Oil rose on Friday, with U.S. oil ending within sight of $106, as a string of refinery outages stoked concerns about fuel supplies in the heart of the U.S. summer driving season.
"We're hearing about a lot of refining issues and this comes as oil prices came off that 15-month high," said Phil Flynn, analyst at the Price Futures Group in Chicago.
"Put it all together and I think you're seeing some panic buying by the wholesalers afraid they're going to run out of supply."
The refinery issues came from plants from the U.S. Gulf Coast, East Coast, Midwest, and Canada, after U.S. government data this week showed gasoline demand over the past four weeks surged 2.5 percent from a year earlier, surprising some traders.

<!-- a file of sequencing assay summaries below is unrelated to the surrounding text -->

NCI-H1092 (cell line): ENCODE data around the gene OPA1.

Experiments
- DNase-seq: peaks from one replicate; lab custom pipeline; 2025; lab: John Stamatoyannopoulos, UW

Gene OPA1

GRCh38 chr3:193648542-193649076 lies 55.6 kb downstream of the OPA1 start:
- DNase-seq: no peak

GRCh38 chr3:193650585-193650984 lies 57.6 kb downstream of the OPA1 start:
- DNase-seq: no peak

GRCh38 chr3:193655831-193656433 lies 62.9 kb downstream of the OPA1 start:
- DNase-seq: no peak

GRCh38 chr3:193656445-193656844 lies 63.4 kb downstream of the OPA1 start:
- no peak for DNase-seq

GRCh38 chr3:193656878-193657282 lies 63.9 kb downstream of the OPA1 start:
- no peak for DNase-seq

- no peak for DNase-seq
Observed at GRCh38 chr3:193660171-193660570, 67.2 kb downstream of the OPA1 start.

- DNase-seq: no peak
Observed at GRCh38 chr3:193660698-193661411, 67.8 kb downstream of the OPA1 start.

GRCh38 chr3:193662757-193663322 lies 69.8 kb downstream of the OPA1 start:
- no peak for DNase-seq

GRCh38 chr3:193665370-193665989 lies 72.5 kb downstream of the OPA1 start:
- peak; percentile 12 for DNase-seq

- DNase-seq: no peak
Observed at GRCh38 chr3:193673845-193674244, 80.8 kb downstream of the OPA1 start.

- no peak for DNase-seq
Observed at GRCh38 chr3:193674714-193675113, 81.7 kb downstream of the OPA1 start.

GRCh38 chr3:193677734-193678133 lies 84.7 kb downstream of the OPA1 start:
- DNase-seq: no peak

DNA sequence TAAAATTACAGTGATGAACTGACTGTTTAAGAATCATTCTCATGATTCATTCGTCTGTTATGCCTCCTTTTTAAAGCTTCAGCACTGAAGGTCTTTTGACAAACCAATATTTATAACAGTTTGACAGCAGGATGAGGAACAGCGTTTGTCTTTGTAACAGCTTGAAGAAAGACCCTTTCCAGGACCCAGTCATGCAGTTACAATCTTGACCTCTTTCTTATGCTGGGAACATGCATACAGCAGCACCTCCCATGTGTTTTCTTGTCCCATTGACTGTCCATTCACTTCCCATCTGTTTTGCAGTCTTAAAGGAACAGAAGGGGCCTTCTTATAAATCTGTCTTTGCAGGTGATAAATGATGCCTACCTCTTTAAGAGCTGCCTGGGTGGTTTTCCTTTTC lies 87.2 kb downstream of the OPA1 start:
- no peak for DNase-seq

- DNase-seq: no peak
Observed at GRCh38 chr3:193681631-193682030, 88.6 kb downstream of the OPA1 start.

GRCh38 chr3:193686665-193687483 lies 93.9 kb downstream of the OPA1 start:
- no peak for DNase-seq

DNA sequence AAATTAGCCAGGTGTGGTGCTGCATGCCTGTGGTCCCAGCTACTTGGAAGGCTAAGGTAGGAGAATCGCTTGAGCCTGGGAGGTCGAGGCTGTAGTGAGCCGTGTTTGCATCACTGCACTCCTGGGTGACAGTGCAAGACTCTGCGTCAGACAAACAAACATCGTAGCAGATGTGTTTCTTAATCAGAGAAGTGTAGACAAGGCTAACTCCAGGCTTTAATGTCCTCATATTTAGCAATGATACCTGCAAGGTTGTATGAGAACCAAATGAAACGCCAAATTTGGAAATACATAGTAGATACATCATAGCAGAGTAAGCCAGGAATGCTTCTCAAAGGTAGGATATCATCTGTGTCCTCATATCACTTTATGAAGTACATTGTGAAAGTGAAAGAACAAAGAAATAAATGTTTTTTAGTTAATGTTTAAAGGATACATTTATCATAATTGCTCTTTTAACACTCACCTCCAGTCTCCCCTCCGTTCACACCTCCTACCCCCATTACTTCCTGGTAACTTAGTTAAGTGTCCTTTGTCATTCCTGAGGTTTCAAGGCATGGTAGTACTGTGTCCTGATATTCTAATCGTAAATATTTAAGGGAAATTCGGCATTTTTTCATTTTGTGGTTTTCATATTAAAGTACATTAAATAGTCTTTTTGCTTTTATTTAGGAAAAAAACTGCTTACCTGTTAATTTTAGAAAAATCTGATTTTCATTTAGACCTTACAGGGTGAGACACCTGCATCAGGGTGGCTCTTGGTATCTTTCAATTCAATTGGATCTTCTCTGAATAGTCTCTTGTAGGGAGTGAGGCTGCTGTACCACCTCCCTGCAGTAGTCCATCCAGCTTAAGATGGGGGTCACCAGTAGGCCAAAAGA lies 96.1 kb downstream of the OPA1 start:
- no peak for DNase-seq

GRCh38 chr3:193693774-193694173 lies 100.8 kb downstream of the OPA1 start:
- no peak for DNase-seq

RBOB gasoline futures jumped more than 12 cents, extending gains since the start of July to nearly 15 percent. With strong demand in recent weeks, buying picked up on news of refinery problems, many around gasoline-making units.
Front-month gasoline futures hit highs of $3.1455 per gallon at the peak, and traded up 10.62 cents to $3.1276 per gallon by 12:58 p.m. EDT.
Brent crude for August rose by more than $1, trading shy of $109 a barrel, after touching a low of $107.28. The contract was little for the week after pulling back from $108.93 on Thursday, the highest since April 3.
U.S. crude rose by $1.05, ending the session at $105.95, above the prior day's close yet below a 16-month high at $107.45 it hit earlier this week.